When I give battlefield tours, I make it a point to draw attention to the beautiful natural environments we get to enjoy while we’re out on the battlefield. I often contrast that against the horror of the events that took place there during the war, and I try to explain how the landscape affected—and, in turn, was affected by—the stories there.
Natural history frequently gets ignored by many historians, though, so it’s no wonder that the myriad multitude of Civil War microstudies have still somehow managed to ignore environmental issues. “Yet without a doubt,” says naturalist Kelby Ouchley, “the Civil War caused major landscape alterations on a local scale.”
Ouchley’s Flora and Fauna of the Civil War: An Environmental Reference Guide (LSU, 2010) finally brings together in an effective, multidisciplinary way the realms of natural history on one hand and Civil War history on the other. Flora and Fauna intertwines biology and ecology with military, social, and cultural history to explored the “roles and uses of many wild plants and animals” during the war.
“A second, equal goal is to examine how people, soldiers and citizens alike, thought about wild flora and fauna in a time of epic historical events, as recounted in their own words,” Ouchley writes. He draws from hundreds of journal entries and letters, which he then compiles by subject.
“[T]he sketches often expose scenes and moods beyond natural history or practical realms that facilitate a deeper understanding of the conflict regarding the individuals who were at ground level,” Ouchely says—and, indeed, they do. In those intersections, interesting things happen.
Ouchley, a former biologist with the U.S. Fish & Wildlife Service, divides the book into flora and fauna, then subdivides each section into entries based on common names (not scientific nomenclature or taxonomy).
If you want to know about pine trees, for example, you look in the flora section under “Pine.” “From the cradle, where the umbilical cords of infants were dabbled with turpentine, to the grave no group of wild plants were more utilized by humans during the Civil War than pines,” Ouchley writes. “Thirteen species of pines grow in the eastern United States in a variety of habitats.” He then goes into greater detail about several species, discussing their characteristics, their typical uses, and some of the cultural history surrounding them. Sprinkled throughout are primary source quotes he’s compiled that mention pines in various contexts.
As a work of natural history, then, the book is filled with all sorts of interesting information. As a work of Civil War history, the book is equally successful. In surprising and, frankly, delightful ways, Ouchley connects the natural history with the war history.
“Bats may have prolonged the Civil War,” he writes, as an example. He goes on to explain the role of saltpeter as a principle component of gunpowder, and how bat guano was a principle source of that saltpeter. “Accordingly, the Confederacy was able to maintain the war effort by exploiting virtually every known bat cave in the South,” he says, explaining the role of the Niter and Mining Bureau within the Confederate government, charged with procuring the guano. The men who carried out the work were considered so valuable, they were exempt from the draft.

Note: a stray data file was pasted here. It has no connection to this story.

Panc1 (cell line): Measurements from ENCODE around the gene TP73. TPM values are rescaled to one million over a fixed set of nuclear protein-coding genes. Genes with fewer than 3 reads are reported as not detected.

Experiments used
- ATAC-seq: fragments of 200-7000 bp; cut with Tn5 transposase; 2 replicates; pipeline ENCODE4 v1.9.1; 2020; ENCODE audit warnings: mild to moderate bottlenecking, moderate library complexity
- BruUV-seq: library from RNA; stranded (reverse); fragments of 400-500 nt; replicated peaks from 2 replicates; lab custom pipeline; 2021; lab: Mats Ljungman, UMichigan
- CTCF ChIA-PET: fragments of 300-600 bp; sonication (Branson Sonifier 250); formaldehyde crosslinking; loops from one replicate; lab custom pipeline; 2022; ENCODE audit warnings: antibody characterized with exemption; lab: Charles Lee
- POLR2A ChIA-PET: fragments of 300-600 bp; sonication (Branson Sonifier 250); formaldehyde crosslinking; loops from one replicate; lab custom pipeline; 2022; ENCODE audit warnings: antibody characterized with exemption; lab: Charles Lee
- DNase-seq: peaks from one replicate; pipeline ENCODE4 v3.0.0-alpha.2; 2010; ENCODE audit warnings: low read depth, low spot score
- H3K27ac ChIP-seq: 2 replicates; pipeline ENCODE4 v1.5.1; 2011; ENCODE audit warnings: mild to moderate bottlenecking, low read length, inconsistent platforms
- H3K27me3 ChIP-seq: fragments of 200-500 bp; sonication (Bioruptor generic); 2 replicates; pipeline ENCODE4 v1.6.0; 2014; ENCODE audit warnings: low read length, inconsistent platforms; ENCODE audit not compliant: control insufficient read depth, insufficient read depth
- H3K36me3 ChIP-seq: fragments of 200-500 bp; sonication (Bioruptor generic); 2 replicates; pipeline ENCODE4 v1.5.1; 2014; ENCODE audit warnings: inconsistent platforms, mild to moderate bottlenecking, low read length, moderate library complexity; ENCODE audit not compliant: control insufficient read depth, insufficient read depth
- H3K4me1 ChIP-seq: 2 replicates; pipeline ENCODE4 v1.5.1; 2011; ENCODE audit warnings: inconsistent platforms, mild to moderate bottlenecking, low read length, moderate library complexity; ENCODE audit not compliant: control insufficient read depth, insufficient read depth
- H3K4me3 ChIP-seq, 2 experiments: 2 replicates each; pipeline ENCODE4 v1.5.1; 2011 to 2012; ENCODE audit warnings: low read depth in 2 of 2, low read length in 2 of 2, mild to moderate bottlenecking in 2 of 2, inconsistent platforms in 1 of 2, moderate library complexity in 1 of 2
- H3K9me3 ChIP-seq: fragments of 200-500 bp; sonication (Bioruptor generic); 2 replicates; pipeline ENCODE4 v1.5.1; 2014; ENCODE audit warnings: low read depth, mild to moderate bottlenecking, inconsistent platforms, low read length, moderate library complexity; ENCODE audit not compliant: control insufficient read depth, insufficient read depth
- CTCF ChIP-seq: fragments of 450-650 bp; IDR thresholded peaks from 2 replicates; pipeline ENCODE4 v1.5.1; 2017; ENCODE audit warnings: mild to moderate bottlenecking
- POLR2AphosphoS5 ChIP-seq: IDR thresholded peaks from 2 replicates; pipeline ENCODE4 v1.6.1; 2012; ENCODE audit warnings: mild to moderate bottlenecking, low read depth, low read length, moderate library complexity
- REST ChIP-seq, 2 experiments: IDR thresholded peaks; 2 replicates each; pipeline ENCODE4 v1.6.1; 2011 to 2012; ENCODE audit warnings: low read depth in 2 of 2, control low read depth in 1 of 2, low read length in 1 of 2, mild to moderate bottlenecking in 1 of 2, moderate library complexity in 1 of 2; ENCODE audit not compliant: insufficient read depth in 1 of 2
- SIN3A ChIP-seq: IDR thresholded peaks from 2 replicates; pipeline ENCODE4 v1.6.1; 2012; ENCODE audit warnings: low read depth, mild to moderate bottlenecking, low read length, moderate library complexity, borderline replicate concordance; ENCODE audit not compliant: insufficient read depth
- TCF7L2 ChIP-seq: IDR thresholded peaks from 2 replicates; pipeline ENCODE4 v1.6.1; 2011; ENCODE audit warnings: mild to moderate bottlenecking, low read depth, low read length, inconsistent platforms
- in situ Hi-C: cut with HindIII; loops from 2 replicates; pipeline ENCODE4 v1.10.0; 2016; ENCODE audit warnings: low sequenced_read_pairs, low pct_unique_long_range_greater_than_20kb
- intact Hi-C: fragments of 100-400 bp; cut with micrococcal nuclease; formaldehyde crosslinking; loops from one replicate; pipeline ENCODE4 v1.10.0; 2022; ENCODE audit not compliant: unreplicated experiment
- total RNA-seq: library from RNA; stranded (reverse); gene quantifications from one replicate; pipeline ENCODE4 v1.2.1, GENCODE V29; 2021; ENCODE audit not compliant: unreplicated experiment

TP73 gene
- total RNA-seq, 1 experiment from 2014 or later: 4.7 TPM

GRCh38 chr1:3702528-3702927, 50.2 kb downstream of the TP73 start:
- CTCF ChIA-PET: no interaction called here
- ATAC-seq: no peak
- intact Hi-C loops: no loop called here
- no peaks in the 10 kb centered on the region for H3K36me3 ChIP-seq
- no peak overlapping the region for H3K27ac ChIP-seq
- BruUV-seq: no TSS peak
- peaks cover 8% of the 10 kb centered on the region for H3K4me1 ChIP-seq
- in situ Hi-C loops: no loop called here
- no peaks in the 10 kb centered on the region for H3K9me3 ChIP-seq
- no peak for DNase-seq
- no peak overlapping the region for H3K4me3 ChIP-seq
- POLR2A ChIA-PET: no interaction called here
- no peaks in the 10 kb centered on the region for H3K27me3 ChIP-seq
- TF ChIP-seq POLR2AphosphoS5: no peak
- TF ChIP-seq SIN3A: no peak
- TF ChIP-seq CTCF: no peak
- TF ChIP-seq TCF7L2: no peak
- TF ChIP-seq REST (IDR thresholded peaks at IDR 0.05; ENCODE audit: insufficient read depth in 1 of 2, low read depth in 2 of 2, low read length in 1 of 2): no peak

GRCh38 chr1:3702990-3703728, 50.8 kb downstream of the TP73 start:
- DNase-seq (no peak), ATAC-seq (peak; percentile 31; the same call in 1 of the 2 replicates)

In the intersection of military and natural history, Ouchley tosses around fascinating cultural history, too. When talking about “Pines,” for instance, he explains various uses of pine products and by-products. “Tar and pitch were vital to the construction and maintenance of merchant fleets and navies of the era,” he offers. “At the beginning of the Civil War, North Carolina was the largest producer of naval stores in the world. The term tar heel is alleged to have originated when, during a battle, a group of North Carolina soldiers failed to hold a hill and retreated in disarray. A Mississippi unit chided them for forgetting to tar their heels that morning.”
For as often as Ouchley offers great tidbit after great tidbit, his book can be dry at times, reading like an encyclopedia filled with fantastic information that lacks a narrative to organize and drive it. Also, his collection of primary sources often lacks organization. The eleven people who write about “Frogs,” for instance, come from geographically and chronologically diverse sources, but they aren’t organized by geography or chronology. A more explicit through-thread among the quotes could create useful context for readers.
If read in small chunks, Flora and Fauna of the Civil War has enough cool material to keep a reader going for weeks. Reading from start to finish over a single, short period would be a disservice to the book, which wisely bills itself as a “reference guide” as a way to frame expectations for savvy readers. Read—and used—in that context, Ouchley’s book is a long-overdue compendium.
Ouchley avoids any explicit environmentalist message, either for the Civil War era or for today. This is science and history, not political activism (as well intentioned as that often is).
Still, it’s clear after reading Flora and Fauna, that the Civil War was as much a war on the natural world as anything else, and that “green” suffered as much as blue and gray.